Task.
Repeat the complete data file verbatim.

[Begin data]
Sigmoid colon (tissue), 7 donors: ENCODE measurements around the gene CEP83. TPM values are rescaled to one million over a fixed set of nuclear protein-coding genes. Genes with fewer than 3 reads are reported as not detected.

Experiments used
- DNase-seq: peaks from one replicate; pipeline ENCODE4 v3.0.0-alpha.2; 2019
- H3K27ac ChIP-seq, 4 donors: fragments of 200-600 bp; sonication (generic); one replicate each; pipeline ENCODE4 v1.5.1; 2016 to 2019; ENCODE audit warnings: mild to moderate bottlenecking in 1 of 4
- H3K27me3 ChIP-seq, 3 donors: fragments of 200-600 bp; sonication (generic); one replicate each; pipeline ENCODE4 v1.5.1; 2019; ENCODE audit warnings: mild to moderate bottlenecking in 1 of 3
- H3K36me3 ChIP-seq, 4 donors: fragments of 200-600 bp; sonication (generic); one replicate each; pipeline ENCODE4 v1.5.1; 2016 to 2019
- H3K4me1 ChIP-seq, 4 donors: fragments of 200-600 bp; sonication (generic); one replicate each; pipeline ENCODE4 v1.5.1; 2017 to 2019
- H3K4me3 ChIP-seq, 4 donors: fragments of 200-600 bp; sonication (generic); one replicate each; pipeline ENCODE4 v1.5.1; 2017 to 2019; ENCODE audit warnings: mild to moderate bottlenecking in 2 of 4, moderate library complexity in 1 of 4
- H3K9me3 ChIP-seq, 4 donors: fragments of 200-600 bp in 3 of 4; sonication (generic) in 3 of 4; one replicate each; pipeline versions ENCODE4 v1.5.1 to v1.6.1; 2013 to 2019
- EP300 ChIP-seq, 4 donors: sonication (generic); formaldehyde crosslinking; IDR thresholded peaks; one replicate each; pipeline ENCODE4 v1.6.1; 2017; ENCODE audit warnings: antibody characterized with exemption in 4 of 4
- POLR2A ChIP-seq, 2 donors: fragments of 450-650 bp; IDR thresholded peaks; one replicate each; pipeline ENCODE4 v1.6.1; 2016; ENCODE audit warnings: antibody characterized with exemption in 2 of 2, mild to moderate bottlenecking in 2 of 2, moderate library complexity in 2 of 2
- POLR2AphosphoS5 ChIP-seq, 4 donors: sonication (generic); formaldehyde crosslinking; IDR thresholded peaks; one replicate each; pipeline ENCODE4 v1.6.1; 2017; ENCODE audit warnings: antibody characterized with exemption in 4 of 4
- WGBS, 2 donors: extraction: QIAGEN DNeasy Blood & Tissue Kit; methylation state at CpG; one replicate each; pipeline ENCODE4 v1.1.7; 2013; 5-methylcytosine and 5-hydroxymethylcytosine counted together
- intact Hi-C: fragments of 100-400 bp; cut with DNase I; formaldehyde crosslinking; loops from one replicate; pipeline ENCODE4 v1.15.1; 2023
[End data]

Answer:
Sigmoid colon (tissue), 7 donors: ENCODE measurements around the gene CEP83. TPM values are rescaled to one million over a fixed set of nuclear protein-coding genes. Genes with fewer than 3 reads are reported as not detected.

Experiments used
- DNase-seq: peaks from one replicate; pipeline ENCODE4 v3.0.0-alpha.2; 2019
- H3K27ac ChIP-seq, 4 donors: fragments of 200-600 bp; sonication (generic); one replicate each; pipeline ENCODE4 v1.5.1; 2016 to 2019; ENCODE audit warnings: mild to moderate bottlenecking in 1 of 4
- H3K27me3 ChIP-seq, 3 donors: fragments of 200-600 bp; sonication (generic); one replicate each; pipeline ENCODE4 v1.5.1; 2019; ENCODE audit warnings: mild to moderate bottlenecking in 1 of 3
- H3K36me3 ChIP-seq, 4 donors: fragments of 200-600 bp; sonication (generic); one replicate each; pipeline ENCODE4 v1.5.1; 2016 to 2019
- H3K4me1 ChIP-seq, 4 donors: fragments of 200-600 bp; sonication (generic); one replicate each; pipeline ENCODE4 v1.5.1; 2017 to 2019
- H3K4me3 ChIP-seq, 4 donors: fragments of 200-600 bp; sonication (generic); one replicate each; pipeline ENCODE4 v1.5.1; 2017 to 2019; ENCODE audit warnings: mild to moderate bottlenecking in 2 of 4, moderate library complexity in 1 of 4
- H3K9me3 ChIP-seq, 4 donors: fragments of 200-600 bp in 3 of 4; sonication (generic) in 3 of 4; one replicate each; pipeline versions ENCODE4 v1.5.1 to v1.6.1; 2013 to 2019
- EP300 ChIP-seq, 4 donors: sonication (generic); formaldehyde crosslinking; IDR thresholded peaks; one replicate each; pipeline ENCODE4 v1.6.1; 2017; ENCODE audit warnings: antibody characterized with exemption in 4 of 4
- POLR2A ChIP-seq, 2 donors: fragments of 450-650 bp; IDR thresholded peaks; one replicate each; pipeline ENCODE4 v1.6.1; 2016; ENCODE audit warnings: antibody characterized with exemption in 2 of 2, mild to moderate bottlenecking in 2 of 2, moderate library complexity in 2 of 2
- POLR2AphosphoS5 ChIP-seq, 4 donors: sonication (generic); formaldehyde crosslinking; IDR thresholded peaks; one replicate each; pipeline ENCODE4 v1.6.1; 2017; ENCODE audit warnings: antibody characterized with exemption in 4 of 4
- WGBS, 2 donors: extraction: QIAGEN DNeasy Blood & Tissue Kit; methylation state at CpG; one replicate each; pipeline ENCODE4 v1.1.7; 2013; 5-methylcytosine and 5-hydroxymethylcytosine counted together
- intact Hi-C: fragments of 100-400 bp; cut with DNase I; formaldehyde crosslinking; loops from one replicate; pipeline ENCODE4 v1.15.1; 2023